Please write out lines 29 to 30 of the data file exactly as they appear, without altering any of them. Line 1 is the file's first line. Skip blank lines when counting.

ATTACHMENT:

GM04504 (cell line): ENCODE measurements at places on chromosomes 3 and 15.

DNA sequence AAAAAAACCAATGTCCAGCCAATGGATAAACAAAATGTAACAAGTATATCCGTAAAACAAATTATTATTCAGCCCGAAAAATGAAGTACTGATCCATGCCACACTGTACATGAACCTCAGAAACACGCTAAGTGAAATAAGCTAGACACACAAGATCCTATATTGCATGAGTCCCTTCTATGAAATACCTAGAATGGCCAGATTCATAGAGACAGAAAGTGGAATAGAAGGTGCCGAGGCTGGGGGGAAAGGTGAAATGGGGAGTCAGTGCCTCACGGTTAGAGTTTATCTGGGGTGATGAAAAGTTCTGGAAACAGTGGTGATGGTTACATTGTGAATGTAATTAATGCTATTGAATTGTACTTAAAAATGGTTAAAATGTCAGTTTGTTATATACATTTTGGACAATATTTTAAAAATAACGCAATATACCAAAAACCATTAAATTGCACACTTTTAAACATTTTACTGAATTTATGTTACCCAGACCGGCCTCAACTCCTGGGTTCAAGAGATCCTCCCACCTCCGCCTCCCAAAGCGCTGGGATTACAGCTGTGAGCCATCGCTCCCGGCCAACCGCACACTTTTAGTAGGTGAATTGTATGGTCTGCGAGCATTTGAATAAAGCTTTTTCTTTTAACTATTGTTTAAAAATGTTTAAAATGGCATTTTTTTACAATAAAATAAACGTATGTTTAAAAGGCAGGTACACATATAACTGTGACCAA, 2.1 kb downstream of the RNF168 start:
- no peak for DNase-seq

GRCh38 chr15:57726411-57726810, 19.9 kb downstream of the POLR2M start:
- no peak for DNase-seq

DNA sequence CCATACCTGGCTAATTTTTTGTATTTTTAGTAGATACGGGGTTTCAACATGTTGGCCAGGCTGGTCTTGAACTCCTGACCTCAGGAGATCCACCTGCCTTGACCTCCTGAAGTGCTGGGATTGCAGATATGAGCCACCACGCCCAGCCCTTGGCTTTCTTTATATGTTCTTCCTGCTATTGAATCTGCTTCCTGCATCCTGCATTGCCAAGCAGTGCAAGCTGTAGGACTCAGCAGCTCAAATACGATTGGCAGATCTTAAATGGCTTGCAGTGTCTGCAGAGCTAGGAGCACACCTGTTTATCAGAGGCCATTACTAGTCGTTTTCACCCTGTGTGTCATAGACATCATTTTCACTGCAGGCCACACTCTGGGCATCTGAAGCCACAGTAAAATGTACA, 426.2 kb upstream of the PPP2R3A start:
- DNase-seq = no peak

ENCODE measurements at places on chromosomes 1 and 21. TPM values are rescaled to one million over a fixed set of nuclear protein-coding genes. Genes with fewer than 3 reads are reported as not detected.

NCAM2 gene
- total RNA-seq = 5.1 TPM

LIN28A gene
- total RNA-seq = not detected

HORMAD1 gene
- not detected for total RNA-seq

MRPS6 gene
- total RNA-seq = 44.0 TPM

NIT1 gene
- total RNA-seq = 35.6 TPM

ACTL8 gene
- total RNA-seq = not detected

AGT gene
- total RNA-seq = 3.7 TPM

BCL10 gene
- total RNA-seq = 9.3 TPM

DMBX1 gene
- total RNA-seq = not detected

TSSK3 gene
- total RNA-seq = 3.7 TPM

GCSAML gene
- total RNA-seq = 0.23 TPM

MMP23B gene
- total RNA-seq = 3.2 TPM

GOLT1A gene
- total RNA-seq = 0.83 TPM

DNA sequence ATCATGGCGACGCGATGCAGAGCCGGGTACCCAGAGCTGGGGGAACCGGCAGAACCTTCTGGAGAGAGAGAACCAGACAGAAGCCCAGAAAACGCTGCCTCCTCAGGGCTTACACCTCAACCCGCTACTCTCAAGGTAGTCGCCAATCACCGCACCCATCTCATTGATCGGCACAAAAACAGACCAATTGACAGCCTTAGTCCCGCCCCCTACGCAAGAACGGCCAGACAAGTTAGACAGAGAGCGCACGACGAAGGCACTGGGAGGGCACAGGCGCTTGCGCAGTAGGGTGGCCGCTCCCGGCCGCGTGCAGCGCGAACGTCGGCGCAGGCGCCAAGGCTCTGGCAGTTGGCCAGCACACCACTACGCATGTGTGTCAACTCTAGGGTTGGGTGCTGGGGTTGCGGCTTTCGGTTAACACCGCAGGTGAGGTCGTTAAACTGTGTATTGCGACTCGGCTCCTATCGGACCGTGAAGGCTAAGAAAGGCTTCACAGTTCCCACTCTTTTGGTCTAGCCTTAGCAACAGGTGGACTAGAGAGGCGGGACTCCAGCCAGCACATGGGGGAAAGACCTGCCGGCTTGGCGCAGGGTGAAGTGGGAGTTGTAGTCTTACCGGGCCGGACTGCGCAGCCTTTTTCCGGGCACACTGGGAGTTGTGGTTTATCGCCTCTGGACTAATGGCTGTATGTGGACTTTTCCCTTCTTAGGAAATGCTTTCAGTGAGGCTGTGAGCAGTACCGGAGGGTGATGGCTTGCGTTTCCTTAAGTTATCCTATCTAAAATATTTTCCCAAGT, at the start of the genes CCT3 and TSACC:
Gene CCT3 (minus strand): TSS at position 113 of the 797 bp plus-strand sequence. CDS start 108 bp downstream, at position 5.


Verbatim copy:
GCSAML gene
- total RNA-seq = 0.23 TPM